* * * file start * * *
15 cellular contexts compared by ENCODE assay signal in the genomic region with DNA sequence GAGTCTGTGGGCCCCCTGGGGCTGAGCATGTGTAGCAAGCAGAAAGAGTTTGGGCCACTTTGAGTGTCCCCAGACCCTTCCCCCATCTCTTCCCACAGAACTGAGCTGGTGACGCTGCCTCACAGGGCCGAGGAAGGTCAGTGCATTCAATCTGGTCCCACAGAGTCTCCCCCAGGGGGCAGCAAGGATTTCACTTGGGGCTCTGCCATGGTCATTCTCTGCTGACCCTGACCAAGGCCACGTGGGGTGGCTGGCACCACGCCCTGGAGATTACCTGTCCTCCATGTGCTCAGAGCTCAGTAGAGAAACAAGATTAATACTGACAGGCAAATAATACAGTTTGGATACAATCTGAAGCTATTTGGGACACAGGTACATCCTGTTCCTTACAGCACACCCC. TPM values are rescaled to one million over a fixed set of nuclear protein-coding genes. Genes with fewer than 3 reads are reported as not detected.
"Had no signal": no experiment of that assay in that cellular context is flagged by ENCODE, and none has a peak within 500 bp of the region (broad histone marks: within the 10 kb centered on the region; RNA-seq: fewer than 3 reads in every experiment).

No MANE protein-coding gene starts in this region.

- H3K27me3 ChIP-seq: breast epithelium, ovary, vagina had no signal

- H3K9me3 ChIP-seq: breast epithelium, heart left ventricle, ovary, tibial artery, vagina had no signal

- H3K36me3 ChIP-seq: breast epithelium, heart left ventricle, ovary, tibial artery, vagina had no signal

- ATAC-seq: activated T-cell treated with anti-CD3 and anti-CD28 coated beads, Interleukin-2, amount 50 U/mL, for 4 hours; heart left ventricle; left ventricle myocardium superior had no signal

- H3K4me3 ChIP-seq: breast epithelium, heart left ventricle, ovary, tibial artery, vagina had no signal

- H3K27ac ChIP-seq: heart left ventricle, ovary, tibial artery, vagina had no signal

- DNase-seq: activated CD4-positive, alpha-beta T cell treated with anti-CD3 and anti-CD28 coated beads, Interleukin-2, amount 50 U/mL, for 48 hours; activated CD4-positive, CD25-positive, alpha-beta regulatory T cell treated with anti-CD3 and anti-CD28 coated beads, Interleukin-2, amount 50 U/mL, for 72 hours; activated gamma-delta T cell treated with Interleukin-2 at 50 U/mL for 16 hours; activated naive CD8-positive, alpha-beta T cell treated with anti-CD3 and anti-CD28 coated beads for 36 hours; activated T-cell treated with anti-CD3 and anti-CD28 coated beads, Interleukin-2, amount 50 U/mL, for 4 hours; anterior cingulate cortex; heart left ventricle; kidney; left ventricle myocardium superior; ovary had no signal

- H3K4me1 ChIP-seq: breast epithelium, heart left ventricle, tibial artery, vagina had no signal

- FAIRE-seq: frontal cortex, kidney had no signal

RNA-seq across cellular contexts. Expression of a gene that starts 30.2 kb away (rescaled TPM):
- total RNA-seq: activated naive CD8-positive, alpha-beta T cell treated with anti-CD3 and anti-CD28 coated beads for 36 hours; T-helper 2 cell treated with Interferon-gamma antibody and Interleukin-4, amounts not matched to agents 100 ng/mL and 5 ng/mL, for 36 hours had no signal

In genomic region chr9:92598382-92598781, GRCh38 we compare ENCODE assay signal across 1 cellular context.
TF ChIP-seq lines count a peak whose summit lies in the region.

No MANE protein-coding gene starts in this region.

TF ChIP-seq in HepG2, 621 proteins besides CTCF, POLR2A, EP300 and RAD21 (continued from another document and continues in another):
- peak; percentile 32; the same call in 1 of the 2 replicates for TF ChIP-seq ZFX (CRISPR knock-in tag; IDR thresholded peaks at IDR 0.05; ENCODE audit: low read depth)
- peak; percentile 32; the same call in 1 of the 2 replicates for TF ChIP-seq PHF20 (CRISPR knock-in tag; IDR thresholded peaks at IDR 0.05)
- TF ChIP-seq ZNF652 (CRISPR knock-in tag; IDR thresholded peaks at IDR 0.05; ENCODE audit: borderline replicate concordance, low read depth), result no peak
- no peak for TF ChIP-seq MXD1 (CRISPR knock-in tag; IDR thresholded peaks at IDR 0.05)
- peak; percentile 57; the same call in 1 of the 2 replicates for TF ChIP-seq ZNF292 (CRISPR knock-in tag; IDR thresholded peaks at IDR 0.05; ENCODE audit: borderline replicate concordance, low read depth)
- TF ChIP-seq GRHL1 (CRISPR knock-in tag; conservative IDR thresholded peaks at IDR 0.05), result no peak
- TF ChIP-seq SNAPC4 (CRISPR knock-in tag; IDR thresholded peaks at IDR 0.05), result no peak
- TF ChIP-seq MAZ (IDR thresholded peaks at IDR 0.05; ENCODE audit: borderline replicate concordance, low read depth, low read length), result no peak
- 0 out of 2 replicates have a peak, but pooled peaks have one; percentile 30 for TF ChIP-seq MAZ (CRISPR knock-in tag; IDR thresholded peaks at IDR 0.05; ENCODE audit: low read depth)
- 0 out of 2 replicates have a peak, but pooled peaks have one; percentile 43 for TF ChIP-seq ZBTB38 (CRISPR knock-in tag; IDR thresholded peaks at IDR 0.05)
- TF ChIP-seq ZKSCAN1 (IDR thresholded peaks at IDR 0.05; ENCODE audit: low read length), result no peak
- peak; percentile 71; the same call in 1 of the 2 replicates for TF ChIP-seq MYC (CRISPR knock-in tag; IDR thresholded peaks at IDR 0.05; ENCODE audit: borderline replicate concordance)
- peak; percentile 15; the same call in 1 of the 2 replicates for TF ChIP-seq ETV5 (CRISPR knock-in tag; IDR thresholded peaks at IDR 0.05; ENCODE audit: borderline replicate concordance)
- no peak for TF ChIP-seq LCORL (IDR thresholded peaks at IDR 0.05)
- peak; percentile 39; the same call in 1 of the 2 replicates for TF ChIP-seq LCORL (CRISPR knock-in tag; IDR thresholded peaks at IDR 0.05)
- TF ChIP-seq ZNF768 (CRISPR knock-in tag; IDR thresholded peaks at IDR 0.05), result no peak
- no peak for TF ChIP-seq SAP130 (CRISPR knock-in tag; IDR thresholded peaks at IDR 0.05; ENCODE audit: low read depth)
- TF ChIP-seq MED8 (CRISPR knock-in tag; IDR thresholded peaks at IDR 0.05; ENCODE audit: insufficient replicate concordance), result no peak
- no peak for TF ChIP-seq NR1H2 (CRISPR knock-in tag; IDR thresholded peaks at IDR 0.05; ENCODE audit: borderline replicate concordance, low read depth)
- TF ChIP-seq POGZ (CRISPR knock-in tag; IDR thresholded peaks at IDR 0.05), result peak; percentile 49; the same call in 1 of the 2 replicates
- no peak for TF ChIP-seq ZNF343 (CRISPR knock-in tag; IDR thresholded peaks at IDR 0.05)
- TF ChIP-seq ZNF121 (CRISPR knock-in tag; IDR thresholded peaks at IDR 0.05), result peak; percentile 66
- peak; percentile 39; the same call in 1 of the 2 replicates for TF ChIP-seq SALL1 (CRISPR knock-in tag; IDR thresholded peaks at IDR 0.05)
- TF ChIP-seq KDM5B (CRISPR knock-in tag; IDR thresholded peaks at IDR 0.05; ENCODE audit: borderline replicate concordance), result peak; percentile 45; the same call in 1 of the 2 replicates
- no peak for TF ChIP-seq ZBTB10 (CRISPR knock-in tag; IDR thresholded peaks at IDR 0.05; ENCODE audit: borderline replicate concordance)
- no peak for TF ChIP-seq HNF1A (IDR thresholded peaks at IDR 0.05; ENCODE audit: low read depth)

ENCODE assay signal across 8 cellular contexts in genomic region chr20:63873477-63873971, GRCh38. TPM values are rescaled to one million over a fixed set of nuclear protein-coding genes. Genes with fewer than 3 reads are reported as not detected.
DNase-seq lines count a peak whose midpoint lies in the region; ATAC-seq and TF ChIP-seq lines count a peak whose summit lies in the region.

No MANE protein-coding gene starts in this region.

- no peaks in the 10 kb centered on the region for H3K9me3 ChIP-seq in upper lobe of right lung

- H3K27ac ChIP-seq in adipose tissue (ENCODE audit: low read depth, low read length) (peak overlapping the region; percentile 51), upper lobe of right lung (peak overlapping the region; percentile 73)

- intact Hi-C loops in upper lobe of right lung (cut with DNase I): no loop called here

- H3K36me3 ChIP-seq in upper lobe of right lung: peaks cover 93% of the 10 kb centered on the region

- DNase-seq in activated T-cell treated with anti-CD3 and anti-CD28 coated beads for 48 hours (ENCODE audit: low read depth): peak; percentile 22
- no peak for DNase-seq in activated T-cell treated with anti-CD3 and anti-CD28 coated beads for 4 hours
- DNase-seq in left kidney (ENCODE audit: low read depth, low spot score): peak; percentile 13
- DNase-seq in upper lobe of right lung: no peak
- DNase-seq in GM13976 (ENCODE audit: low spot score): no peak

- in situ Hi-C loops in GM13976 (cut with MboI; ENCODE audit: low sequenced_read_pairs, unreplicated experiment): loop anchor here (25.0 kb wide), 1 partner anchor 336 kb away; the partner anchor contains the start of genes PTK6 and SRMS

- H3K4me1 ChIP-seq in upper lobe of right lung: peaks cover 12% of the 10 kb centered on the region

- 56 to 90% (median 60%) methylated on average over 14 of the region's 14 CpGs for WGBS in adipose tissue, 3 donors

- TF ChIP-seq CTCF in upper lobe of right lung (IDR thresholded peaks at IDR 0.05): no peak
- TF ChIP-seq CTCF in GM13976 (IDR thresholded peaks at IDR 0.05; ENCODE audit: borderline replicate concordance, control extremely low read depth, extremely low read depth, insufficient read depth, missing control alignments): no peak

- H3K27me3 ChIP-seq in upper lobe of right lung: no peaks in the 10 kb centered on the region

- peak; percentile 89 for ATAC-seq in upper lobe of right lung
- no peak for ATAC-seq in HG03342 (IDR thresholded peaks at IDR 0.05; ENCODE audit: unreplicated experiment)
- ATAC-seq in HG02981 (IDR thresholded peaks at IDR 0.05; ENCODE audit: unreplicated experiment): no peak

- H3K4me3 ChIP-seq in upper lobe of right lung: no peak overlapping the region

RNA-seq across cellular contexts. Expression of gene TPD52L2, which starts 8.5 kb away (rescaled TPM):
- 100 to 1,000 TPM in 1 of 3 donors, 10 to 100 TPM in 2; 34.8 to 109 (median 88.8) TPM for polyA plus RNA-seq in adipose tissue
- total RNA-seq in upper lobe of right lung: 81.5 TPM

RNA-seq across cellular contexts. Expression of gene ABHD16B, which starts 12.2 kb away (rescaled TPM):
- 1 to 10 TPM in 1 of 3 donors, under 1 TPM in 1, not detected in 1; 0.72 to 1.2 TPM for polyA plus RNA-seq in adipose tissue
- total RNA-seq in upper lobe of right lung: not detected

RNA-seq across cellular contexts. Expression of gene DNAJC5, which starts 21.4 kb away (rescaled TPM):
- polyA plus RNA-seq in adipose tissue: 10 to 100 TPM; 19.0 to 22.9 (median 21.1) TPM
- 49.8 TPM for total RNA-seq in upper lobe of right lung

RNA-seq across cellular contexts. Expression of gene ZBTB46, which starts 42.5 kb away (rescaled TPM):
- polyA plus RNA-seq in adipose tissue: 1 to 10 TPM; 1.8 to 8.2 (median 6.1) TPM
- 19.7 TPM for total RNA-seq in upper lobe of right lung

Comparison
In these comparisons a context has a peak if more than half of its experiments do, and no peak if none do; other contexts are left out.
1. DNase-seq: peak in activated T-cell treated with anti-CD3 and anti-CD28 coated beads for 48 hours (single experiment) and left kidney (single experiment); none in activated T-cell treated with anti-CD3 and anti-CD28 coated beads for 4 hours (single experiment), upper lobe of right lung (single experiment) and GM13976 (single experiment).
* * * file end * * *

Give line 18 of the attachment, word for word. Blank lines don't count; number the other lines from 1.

TF ChIP-seq in HepG2, 621 proteins besides CTCF, POLR2A, EP300 and RAD21 (continued from another document and continues in another):